Lutefisk.params file parameters


CID Filename: Name of the CID data file. A full or partial pathname can be specified.

CID Quality: If you would like the program to give you it's opinion on the quality of the CID data, type "Y" or "N".  I gave up on this and no longer use it, so the default is “N”.

Peptide MW: Give the peptide molecular weight (NOT MH+!!) including any number of decimal places, depending on the mass accuracy of the instrument. For Sequest ".dta" files, a zero can be entered here, in which case the peptide molecular weight is obtained from the file header.

Charge-state: This is the charge state of the precursor ion. Any integer number can be used, although the program works best on CID spectra obtained from singly or doubly charged ions. Triply-charged ion precursors in a triple quad do not often yield complete sets of fragmentation ions sufficient to delineate a full-length sequence. For Sequest ".dta" files, a zero can be entered here, in which case the precursor charge is obtained from the file header.

MaxEnt3: Were the data subjected to a Max Ent 3 type of processing; ie, were the multiply charged fragment ions converted to their singly-charged counterparts and were the C13 isotope peaks removed? Answer "Y" or "N".


Mass Tolerances:

Peptide Error (u): This is the error in the peptide mass measurement in Daltons or fractions of a Dalton. This tolerance can be set as tight as you think your data warrants - 1 or 2 Daltons for low mass accuracy is suitable, or you can use a few hundredths of a Dalton for very accurate mass measurements. It is up to you.  For LCQ data, the software will try to “re-adjust” the peptide MW based on y/b ion pairs, so I generally choose 0.65 u as the peptide MW error for ion traps.  I use 0.45 for Qtof’s.

Fragment Error (u): This is the error in measurement of the m/z values of the fragment ions. For high quality triple quad data with unit resolution in Q3, I use a value of 0.5; for low resolution triple quad data I go with 0.75 or 1.0. For ion trap data, I typically use a value of 0.65. For poorly calibrated Qtof data, I use a value of 0.15 to 0.25, but for very well-calibrated data this tolerance can be reduced to 0.02 to 0.05 u.

Final Fragment Err (u): This value only applies to Qtof data. The idea is that temperature dependent expansion and contraction of the flight tube will change the calibration; however, the errors that result are linear. Lutefisk operates by finding a list of candidate sequences, and then it scores these candidates based on how well the predicted fragments match up with the observed fragments. In the final evaluation of sequence candidates derived from Qtof data, the calculated b- and y-type ions of each sequence are used to adjust the calibration of the data. Once the data has been recalibrated, then this Final Fragment Err is applied. Typically, I use a value of 0.02. If a value of zero is entered, then this recalibration feature is disabled and not applied.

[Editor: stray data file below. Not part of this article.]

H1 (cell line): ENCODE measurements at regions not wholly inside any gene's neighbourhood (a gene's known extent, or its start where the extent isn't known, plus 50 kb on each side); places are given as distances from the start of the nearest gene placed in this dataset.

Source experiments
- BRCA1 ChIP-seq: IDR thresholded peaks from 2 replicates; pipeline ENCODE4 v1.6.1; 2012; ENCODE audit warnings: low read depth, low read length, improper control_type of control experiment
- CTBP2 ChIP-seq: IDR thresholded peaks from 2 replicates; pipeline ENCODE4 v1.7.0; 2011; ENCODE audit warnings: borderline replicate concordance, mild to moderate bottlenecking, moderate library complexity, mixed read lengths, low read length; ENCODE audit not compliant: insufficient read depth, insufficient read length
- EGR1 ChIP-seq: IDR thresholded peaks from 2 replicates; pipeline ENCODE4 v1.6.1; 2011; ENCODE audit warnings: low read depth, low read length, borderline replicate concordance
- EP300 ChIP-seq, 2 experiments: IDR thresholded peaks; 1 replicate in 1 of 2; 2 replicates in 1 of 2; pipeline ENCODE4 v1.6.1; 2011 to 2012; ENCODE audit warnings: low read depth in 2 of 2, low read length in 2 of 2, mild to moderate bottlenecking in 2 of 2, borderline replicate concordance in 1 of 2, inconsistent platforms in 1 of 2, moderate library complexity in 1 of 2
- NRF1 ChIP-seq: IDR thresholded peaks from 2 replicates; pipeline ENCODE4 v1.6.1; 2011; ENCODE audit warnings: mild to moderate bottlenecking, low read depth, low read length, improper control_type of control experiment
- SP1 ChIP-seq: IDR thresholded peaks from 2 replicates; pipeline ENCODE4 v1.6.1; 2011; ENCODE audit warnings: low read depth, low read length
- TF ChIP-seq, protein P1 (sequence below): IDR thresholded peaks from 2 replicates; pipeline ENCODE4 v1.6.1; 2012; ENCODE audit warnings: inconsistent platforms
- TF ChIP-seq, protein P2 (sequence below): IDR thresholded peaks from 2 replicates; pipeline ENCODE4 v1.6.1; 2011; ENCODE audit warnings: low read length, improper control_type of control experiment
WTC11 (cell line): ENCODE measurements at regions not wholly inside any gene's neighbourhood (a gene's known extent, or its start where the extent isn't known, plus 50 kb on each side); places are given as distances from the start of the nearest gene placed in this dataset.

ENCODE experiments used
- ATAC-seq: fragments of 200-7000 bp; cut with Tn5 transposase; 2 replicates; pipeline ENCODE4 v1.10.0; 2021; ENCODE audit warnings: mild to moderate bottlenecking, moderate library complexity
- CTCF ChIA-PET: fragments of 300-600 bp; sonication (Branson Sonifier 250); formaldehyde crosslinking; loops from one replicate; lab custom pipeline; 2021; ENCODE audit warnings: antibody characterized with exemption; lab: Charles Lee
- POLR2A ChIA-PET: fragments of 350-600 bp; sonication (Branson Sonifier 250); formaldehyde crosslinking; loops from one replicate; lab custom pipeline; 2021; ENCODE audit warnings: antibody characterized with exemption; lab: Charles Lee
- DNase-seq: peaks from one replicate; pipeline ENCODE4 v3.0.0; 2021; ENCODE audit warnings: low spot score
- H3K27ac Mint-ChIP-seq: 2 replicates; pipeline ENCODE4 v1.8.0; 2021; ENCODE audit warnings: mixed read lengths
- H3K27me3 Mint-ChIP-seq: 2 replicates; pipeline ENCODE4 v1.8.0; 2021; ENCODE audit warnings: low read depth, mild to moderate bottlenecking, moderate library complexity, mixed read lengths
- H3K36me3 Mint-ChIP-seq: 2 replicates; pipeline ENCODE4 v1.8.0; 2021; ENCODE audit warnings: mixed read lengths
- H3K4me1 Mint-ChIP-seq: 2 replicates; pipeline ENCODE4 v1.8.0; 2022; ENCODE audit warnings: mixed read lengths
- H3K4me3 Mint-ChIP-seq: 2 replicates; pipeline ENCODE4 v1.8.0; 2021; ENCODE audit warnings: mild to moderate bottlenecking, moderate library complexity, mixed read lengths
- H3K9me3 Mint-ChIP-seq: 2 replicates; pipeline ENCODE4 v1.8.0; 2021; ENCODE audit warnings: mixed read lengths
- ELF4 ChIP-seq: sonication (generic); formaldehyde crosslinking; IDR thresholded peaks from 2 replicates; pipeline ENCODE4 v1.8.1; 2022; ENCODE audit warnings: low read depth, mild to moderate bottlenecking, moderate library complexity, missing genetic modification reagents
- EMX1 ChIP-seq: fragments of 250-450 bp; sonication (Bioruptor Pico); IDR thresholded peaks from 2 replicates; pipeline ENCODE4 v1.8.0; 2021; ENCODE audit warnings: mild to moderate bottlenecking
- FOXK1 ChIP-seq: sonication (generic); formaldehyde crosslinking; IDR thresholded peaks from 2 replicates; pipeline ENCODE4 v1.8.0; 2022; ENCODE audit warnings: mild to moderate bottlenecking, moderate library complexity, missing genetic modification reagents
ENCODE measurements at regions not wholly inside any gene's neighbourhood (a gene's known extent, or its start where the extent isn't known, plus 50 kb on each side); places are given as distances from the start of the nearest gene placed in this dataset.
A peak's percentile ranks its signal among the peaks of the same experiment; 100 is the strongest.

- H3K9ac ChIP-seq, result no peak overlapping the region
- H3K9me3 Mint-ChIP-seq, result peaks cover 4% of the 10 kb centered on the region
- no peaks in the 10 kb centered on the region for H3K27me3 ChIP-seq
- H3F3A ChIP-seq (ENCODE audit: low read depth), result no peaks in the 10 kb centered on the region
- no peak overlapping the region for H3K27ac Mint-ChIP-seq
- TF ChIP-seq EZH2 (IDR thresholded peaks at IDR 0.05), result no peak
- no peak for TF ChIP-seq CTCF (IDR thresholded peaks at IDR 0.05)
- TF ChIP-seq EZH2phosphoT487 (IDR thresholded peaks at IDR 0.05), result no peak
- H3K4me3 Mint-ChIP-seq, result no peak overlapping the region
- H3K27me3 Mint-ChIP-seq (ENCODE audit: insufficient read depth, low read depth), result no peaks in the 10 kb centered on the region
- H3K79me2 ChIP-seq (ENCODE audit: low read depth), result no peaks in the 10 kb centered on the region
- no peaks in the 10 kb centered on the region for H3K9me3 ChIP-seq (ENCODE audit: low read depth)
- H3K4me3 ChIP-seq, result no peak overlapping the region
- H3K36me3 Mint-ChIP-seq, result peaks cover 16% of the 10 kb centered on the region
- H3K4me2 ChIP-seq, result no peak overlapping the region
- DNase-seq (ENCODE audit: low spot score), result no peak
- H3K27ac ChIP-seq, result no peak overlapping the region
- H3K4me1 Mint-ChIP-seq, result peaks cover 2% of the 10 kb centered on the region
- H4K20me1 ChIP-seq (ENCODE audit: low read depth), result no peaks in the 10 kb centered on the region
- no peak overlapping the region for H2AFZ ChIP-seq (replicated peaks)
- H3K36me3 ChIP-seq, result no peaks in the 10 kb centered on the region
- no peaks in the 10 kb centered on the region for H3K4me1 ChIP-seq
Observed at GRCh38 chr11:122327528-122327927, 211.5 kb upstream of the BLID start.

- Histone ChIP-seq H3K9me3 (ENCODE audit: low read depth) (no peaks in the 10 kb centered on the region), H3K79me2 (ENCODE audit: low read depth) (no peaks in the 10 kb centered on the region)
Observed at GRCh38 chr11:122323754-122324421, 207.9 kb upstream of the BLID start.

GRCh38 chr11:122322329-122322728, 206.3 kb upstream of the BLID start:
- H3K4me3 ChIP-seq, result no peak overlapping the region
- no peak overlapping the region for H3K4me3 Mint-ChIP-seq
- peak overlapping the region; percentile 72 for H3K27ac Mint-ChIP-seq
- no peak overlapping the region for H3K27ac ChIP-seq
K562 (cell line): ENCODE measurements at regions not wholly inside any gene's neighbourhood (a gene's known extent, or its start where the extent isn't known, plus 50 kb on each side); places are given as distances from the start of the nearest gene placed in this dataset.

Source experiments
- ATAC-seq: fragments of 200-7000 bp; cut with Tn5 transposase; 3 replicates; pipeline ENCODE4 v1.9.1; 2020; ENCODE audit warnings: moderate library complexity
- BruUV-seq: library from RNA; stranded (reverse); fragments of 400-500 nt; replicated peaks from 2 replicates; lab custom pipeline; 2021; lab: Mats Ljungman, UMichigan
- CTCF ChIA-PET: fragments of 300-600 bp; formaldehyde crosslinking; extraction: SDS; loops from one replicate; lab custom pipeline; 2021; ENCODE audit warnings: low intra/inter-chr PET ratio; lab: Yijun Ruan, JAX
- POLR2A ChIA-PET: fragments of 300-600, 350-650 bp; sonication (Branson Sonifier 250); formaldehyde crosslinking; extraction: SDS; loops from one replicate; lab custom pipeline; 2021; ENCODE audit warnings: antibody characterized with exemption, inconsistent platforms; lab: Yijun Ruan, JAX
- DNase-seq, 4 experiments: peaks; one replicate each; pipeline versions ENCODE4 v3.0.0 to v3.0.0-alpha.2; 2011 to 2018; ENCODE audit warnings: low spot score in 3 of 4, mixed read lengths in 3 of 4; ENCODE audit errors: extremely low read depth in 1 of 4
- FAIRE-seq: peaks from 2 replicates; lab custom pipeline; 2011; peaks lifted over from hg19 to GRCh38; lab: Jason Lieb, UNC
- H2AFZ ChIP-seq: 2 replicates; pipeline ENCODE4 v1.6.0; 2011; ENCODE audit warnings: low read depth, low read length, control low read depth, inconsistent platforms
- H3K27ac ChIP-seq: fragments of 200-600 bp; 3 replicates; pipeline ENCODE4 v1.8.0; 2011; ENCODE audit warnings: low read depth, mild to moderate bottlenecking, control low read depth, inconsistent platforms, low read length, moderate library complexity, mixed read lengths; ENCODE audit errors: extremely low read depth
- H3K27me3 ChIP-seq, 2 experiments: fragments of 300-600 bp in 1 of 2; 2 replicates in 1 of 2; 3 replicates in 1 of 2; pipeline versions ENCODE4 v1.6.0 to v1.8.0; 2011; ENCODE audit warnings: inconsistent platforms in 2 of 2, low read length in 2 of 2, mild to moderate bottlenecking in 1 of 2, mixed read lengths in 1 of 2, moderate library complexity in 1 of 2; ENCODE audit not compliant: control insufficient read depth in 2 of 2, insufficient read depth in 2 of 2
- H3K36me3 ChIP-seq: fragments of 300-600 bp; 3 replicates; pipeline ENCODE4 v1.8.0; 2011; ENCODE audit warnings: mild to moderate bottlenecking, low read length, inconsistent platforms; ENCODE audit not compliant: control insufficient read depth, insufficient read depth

Lately, for Qtof data, I use a Peptide Error of 0.45, a Fragment Error of 0.25, and a Final Fragment Err of 0.02. For nanospray ion trap data (collected in profile mode so that monoisotopic peaks can be identified), I use a Peptide Error of 0.45, a Fragment Error of 0.45, and a Final Fragment Err of zero (no effect). Larger peptide and fragment tolerances of 0.65 u are used for LC/MS/MS data from ion traps -- the centroided ions are not monoisotopic, hence the greater error.

Memory and Speed:

Max. Final Sequences: This is the maximum number of completed sequences (sequences that equal the specified peptide mass plus/minus the peptide mass tolerance) that can be stored before discarding low scoring sequences. This value is dependent on the RAM available to the program (see below); I generally use a value of 20000.

Max Subsequences: This is the maximum number of subsequences (partial sequences that get extended amino acid by amino acid) that can be stored before discarding low scoring subsequences. I usually allow 5000 subsequences to be processed, but this is also dependent on the amount of RAM that is available for Lutefisk. In one test case (Mac G3), I found that 12288 K was sufficient to allow for 20000 final sequences (above) and 5000 subsequences; 4096 was sufficient to allow for 10000 final sequences (above) and 2500 subsequences. I would recommend giving Lutefisk a bit more than the bare minimum, since I won't guarantee that in all cases your computer won't crash when short on RAM. In addition, the number of subsequences allowed is also dependent on the processor speed; I find that 5000 subsequences can take my G3 a few seconds to a minute to process data from a 1500 u peptide.